Continue to make available its electronic channels for voters to check their registration status. “Pilot the use of Electronic Voting Machines at the earliest possible time (not Edo and Ondo), but work towards the full introduction of electronic voting in major elections starting from 2021”.
No voting without face masks INEC also announced far-reaching changes to the voting process, saying, among other things, that voters would not be allowed to exercise their franchise without face masks. It said; “In order to accommodate additional activities in setting up the PU due to COVID-19, polls shall now commence at 8.30 am and close at 2.30 pm.
Anybody on the outer queue by 2.30 pm shall be allowed to vote, in line with the Commission’s regulations. “Prior to the commencement of polls, the Presiding Officer or Assistant Presiding Officer (VP) shall ensure that the contents of the Voter Code of Conduct (VCC) are read out loudly to voters and that the VCC Poster is pasted at the Polling Unit.
“Face masks shall be mandatory at Polling Units and all election locations. Any voter without a face mask shall be turned away from the Polling Unit. However, the Assistant Presiding Officer (APO) II in checking the Register of Voters may request removal of mask to prevent voter impersonation.
“There shall be periodic disinfection of chairs, tables and work areas, as well as adequate ventilation at the Polling Units. The SCR shall be cleaned with the prescribed disinfectant after each voter’s fingerprint is read. “Personal Protective Equipment (PPE) and other safety materials shall be provided for polling staff.
At the close of polls, polling unit staff shall ensure that materials are properly disinfected, carefully packaged and that used PPE are hygienically packaged or disposed of. “Reduce the number of accredited Observer Groups based on past performance and compliance with the Commission’s guidelines for election observation.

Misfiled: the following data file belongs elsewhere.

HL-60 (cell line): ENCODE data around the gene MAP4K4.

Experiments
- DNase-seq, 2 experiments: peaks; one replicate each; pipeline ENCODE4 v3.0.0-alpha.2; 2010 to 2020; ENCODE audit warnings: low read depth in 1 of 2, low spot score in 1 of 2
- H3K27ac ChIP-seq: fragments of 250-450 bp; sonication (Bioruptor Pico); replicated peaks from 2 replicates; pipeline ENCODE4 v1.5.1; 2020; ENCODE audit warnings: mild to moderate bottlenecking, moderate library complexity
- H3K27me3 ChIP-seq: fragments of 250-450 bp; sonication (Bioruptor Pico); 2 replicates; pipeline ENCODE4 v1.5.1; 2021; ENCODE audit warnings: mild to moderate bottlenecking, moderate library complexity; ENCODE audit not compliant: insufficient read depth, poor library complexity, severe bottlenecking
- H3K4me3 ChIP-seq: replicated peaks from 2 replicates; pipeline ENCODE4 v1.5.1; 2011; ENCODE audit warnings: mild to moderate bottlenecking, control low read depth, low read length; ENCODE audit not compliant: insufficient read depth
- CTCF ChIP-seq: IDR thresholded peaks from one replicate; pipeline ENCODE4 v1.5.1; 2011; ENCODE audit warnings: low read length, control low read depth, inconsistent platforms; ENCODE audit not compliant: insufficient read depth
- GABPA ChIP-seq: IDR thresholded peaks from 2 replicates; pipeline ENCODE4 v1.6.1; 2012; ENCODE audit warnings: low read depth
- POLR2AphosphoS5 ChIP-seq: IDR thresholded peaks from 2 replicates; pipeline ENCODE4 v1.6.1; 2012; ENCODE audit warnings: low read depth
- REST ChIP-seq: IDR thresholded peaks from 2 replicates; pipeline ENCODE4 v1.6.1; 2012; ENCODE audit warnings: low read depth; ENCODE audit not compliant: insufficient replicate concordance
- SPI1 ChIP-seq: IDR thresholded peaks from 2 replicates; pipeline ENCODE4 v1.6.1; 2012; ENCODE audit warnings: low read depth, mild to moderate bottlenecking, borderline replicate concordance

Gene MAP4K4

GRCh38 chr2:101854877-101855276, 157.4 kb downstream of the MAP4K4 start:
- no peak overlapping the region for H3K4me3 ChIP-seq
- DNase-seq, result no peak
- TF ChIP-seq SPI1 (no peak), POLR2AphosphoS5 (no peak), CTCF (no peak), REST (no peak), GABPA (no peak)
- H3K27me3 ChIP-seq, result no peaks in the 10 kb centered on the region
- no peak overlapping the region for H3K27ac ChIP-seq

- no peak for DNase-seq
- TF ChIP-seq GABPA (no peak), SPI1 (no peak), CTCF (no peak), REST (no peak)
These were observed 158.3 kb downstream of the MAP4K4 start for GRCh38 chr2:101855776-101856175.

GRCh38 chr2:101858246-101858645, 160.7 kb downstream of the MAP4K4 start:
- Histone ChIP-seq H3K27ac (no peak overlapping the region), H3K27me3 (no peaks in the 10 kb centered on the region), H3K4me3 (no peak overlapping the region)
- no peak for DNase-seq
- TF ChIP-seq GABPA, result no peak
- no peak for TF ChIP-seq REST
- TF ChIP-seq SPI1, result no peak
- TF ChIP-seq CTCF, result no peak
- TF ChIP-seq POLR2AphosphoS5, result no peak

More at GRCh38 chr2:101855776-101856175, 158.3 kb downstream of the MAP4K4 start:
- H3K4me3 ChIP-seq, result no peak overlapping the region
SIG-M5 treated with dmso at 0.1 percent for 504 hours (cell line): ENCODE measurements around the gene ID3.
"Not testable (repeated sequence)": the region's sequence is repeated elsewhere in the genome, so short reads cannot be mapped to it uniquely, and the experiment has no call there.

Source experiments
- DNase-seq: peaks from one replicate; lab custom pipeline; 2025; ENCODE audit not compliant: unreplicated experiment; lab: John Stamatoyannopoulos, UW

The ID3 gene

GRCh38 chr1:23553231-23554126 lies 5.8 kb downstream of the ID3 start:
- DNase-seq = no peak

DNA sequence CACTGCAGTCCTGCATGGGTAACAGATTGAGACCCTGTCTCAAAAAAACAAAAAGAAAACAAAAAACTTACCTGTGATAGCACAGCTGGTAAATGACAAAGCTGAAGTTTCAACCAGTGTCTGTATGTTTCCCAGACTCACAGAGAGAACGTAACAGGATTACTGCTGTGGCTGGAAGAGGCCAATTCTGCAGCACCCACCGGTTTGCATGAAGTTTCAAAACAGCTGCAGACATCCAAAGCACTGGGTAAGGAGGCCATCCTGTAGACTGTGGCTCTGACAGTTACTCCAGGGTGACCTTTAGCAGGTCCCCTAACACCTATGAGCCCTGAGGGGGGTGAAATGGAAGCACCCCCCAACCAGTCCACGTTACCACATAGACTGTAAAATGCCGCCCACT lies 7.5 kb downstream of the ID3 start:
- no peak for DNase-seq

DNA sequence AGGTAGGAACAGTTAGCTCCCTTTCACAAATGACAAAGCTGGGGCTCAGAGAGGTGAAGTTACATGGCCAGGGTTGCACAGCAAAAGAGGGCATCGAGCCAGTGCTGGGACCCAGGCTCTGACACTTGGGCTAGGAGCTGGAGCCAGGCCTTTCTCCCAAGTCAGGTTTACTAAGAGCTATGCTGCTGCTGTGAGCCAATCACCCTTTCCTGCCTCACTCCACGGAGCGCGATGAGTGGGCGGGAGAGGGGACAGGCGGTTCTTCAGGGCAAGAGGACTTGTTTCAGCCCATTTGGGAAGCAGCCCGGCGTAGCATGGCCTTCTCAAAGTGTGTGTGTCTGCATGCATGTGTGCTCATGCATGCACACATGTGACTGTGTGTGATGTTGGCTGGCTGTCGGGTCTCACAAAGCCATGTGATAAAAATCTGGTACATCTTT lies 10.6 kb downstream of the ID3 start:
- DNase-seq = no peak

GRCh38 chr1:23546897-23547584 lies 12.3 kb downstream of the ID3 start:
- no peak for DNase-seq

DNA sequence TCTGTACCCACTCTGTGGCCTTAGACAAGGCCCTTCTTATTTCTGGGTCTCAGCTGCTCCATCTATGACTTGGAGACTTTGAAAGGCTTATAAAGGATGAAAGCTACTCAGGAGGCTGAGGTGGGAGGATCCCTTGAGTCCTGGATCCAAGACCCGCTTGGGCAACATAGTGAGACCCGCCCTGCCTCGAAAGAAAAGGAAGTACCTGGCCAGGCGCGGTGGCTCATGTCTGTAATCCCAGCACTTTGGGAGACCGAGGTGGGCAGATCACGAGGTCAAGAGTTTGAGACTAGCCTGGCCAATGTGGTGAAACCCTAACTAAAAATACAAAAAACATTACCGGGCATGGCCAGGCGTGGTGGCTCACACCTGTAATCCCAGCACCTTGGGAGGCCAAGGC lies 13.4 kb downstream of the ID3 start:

This is to reduce crowding and therefore health risks at election venues”. In the policy, INEC noted that the most immediate challenge that COVID-19 poses to the electoral process is health-related, adding that it has taken these steps in order to protect voters, election officials and other stakeholders in the electoral process.
While all protocols of the Presidential Taskforce PTF on Covid-19 would be adhered to, INEC said Methylated Spirit and cotton wool will be provided for the disinfection of the Smart Card Readers (SCRs) after the fingerprint of each voter is read. Those who show symptoms of Covid-19 at election venues shall be evacuated immediately.
We are studying the situation -APC When contacted, National Publicity Secretary of the APC, Mallam Lanre Issa-Onilu said the party would take time to study the new policy once it is in the public domain before coming up with a response. “I will not respond immediately.
I do not have to jump into that. We will study it very well and then respond”, he said. It’s good but dangerous – Ahamba
Chief Ahamba said the policy is good but should not be implemented without wide consultations.
According to him, in the United States of America, when a lawmaker dies, it is the governor of the state who would have the responsibility of nominating a replacement. He said; “The party that sends a wrong or unqualified person should suffer for it. They should scrutinize their own list.